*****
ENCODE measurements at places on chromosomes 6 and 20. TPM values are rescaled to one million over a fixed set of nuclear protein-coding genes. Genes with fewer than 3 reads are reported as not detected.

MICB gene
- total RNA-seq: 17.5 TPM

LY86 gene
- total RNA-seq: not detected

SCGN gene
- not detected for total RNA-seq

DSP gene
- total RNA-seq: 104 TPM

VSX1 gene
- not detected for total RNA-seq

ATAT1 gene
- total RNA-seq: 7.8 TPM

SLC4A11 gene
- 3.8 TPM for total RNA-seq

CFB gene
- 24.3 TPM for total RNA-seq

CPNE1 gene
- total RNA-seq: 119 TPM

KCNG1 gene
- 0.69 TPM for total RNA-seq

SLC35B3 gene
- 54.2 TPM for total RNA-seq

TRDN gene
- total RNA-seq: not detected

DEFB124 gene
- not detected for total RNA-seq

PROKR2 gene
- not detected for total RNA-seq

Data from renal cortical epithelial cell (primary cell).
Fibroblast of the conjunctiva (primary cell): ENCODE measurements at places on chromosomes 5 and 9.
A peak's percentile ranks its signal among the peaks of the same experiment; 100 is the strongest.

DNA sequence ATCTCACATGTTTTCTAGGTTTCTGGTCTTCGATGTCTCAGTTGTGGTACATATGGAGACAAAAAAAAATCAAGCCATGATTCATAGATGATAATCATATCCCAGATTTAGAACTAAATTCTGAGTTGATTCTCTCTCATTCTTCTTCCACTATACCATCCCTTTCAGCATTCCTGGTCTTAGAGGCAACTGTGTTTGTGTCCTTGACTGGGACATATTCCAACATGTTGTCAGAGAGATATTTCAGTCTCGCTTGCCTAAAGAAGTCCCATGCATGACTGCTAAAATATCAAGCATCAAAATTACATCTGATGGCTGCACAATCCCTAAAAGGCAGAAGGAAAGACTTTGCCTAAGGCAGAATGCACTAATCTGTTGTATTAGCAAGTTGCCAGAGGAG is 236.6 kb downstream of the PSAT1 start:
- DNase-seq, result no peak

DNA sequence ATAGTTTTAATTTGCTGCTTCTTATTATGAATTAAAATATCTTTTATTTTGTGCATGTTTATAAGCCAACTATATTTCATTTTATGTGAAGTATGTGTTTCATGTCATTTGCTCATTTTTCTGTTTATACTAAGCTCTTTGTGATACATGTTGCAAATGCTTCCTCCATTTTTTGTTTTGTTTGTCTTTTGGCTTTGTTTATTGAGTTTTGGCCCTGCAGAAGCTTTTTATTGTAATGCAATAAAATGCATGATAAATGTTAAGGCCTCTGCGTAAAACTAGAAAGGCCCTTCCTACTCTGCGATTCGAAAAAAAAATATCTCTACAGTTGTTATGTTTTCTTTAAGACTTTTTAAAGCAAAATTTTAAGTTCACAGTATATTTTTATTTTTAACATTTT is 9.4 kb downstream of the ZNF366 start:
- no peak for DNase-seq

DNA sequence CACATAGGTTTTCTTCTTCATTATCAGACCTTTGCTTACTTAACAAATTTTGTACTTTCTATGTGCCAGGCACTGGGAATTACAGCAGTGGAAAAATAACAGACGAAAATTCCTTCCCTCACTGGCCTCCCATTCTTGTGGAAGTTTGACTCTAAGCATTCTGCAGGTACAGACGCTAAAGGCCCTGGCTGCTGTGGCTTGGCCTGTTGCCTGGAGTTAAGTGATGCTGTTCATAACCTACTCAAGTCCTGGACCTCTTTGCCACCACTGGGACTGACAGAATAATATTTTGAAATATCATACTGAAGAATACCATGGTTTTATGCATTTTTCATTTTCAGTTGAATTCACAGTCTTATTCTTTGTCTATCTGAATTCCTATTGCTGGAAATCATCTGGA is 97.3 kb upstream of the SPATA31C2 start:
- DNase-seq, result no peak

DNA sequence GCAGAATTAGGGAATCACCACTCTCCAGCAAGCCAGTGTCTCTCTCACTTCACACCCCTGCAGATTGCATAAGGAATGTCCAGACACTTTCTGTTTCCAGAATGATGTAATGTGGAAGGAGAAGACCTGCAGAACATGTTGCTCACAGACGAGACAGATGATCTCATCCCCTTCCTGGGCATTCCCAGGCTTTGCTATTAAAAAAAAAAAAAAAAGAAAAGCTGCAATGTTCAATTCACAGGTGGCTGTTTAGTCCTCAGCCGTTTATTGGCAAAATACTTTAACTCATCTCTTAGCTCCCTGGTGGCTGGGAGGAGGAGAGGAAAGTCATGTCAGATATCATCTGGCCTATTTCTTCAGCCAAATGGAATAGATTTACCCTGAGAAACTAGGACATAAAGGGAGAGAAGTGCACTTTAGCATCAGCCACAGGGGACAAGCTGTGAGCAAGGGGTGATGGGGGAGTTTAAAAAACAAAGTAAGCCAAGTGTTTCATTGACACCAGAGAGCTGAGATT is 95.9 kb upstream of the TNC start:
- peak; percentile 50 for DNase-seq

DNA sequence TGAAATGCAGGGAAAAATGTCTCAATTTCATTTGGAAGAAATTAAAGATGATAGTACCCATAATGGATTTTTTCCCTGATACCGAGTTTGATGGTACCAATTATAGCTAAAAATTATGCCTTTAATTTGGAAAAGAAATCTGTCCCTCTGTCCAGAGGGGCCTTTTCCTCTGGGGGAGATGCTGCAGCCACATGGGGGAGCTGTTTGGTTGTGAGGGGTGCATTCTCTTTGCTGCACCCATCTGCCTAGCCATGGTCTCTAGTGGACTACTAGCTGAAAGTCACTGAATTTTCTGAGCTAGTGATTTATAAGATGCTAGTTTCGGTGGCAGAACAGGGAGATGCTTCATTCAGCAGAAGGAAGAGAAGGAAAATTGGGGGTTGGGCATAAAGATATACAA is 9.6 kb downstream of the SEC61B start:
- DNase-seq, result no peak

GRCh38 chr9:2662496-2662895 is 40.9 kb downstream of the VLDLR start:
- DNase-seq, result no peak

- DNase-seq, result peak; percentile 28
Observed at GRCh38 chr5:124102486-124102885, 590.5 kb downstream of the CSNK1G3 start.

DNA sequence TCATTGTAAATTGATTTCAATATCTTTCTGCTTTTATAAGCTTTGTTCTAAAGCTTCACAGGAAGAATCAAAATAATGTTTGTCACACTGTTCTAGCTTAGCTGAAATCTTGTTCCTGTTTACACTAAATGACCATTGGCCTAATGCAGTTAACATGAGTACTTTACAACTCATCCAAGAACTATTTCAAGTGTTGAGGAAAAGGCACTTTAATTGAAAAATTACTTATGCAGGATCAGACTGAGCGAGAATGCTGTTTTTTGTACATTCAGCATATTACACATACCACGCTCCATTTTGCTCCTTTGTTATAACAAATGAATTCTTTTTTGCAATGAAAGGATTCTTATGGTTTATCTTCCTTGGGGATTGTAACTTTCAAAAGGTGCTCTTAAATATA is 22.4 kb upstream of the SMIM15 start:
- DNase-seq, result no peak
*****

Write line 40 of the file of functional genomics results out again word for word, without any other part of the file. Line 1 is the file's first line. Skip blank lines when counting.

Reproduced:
- peak; percentile 50 for DNase-seq